Names of owners
"Honami-gire (Manuscript of Kokin Waka Shu)", "Sekidobon Kokinshu (Collection of Ancient and Modern)", "Kyukaigire (Fragment from Kokin Waka Shu Poetry Anthology)", "Minbugire (Fragment from Kokin Waka Shu Poetry Anthology)", "Ryosagire (Fragment from Kokin Waka Shu Poetry Anthology)", "Arakigire (Fragment from Kokin Waka Shu Poetry Anthology)", "Oegire", "Oiegire (Fragment from Kokin Waka Shu Poetry Anthology)", "Uemongire (Fragment from Kokin Waka Shu Poetry Anthology)", "Nakayamagire (Fragment from Kokin Waka Shu Poetry Anthology)", "Imakigire (Fragment from Kokin Waka Shu Poetry Anthology)", "Sumikuragire (Fragment from Kokin Waka Shu Poetry Anthology)", etc.
Characteristics of writing paper
"San-shikishi, tsugi shikishi (fine articles of Japanese Calligraphy, Fragment of a poem anthology)", "San-shikishi, masu shikishi (fine articles of Japanese Calligraphy, Fragment of a poem anthology)", "Aigamibon manyoshu (book of dark blue paper, Japan's oldest anthology of poems)", "Ayaji Utagire", "Sujigire", "Toshigire", "Oshikishi (big colored paper)", "Shoshikishi (small coloured paper)", "Kasujiikishi", "Ashide Utagire (Poem fragments)", "Uzuragire (Fragment of the Uzura Edition of the Collection of Ancient and Modern Japanese Poems)", "Koigire (Fragment of the Koi Edition of the Collection of Ancient and Modern Japanese Poems)", etc.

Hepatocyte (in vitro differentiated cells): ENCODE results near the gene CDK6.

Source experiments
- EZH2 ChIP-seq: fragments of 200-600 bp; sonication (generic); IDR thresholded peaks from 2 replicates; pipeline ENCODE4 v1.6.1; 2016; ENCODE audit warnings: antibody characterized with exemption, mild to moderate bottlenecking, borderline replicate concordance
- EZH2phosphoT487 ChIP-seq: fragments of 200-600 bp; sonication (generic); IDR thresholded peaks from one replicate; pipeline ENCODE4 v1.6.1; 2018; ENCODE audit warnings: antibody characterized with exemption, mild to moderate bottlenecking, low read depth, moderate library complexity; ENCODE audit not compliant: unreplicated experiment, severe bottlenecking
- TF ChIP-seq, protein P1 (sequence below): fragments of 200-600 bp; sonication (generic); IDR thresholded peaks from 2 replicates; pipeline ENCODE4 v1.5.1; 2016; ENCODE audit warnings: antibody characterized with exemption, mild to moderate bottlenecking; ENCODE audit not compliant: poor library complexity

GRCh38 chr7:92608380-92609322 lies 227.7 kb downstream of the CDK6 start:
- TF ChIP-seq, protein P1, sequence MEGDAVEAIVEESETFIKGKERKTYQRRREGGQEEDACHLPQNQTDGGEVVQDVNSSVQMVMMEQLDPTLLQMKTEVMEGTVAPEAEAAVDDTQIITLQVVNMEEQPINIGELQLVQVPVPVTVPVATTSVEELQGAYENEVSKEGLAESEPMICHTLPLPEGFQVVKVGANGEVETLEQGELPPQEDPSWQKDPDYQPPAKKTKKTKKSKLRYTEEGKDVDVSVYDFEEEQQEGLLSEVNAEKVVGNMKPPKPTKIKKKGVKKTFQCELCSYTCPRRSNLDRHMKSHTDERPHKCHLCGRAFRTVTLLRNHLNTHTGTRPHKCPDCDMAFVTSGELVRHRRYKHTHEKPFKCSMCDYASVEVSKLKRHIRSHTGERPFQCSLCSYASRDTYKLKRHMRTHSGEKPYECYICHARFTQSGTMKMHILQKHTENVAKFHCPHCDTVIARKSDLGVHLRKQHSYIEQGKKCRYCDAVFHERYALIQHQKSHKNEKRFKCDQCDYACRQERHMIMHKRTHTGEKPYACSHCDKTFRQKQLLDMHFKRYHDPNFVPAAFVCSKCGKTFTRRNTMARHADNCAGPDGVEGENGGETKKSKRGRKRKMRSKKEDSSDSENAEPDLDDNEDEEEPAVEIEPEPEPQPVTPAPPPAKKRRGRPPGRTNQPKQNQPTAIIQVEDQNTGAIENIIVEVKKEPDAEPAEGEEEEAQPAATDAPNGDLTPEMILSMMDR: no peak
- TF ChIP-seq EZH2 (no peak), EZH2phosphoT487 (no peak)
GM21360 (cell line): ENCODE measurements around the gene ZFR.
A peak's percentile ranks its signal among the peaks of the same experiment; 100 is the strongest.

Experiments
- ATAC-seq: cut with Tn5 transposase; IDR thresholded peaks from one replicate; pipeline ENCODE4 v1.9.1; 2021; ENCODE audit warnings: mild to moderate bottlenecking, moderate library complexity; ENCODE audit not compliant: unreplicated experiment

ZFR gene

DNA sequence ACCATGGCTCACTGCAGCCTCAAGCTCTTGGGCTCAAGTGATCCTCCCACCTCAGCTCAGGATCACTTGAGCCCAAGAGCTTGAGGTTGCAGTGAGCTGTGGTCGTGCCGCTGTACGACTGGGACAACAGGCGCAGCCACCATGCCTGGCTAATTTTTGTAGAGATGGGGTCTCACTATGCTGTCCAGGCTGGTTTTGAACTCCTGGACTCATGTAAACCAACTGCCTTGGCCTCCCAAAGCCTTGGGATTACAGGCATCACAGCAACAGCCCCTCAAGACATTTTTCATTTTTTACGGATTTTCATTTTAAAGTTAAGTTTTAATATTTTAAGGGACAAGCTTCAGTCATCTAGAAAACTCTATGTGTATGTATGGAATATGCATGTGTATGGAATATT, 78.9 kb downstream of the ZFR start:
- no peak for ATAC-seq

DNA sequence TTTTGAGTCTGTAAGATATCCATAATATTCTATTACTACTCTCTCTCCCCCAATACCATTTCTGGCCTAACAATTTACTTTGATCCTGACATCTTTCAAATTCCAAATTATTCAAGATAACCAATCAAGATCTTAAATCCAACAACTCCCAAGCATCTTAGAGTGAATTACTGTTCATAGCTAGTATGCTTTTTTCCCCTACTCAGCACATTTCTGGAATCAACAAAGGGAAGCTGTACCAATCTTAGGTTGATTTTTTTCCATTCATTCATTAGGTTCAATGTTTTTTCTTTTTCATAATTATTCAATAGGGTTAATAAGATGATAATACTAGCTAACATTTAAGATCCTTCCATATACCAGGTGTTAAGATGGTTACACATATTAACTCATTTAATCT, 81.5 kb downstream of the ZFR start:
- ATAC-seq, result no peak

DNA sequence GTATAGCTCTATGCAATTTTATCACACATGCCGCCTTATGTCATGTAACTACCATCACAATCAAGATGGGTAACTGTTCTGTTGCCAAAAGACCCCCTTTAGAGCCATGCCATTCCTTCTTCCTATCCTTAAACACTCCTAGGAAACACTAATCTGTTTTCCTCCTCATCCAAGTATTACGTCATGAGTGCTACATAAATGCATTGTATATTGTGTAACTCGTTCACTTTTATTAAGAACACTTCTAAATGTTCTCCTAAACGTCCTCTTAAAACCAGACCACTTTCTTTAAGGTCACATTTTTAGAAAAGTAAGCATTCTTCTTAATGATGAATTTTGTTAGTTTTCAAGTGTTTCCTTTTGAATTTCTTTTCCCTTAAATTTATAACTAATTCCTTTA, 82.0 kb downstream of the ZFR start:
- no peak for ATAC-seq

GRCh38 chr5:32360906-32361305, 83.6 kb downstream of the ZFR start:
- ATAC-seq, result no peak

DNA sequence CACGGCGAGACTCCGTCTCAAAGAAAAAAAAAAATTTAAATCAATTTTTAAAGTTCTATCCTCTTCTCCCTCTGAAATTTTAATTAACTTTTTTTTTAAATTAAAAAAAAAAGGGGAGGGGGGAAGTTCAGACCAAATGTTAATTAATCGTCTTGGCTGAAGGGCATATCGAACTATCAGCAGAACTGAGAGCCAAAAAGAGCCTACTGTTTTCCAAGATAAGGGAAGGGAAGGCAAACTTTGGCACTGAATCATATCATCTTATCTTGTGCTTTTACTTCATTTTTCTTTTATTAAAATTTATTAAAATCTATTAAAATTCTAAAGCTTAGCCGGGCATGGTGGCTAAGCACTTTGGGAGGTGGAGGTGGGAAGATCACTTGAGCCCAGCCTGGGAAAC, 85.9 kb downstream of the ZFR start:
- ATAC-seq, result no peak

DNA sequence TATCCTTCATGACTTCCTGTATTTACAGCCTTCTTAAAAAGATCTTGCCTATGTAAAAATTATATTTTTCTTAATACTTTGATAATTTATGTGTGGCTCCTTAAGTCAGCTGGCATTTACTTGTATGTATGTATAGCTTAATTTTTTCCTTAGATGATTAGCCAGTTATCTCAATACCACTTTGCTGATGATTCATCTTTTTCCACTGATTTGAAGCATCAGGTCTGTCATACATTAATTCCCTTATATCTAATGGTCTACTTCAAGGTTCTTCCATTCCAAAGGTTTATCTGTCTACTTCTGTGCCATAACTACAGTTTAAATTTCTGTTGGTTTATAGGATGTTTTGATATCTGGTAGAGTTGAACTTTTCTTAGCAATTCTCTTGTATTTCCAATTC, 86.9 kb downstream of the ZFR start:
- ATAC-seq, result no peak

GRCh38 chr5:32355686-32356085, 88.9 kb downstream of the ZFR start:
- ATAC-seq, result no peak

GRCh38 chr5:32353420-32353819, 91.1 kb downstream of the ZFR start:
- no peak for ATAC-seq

Style of calligraphy
"Hari-gire (Fragment of the Hari Edition of the Collection of Ancient and Modern Japanese Poems)", "Koyorigire (Fragment of the Koyori Edition of the Collection of Ancient and Modern Japanese Poems)", etc.
Date of transcription by handwriting
"Genryaku-bon Manyoshu", "Tentoku utaawase (Poetry contest of Tentoku)", etc.
Date of cutting
"Showagire (Fragment of the Showa Edition of the Collection of Ancient and Modern Japanese Poems)", "Boshingire (Fragment of the Boshin Edition of the Collection of Ancient and Modern Japanese Poems)", etc.
The first character of a poem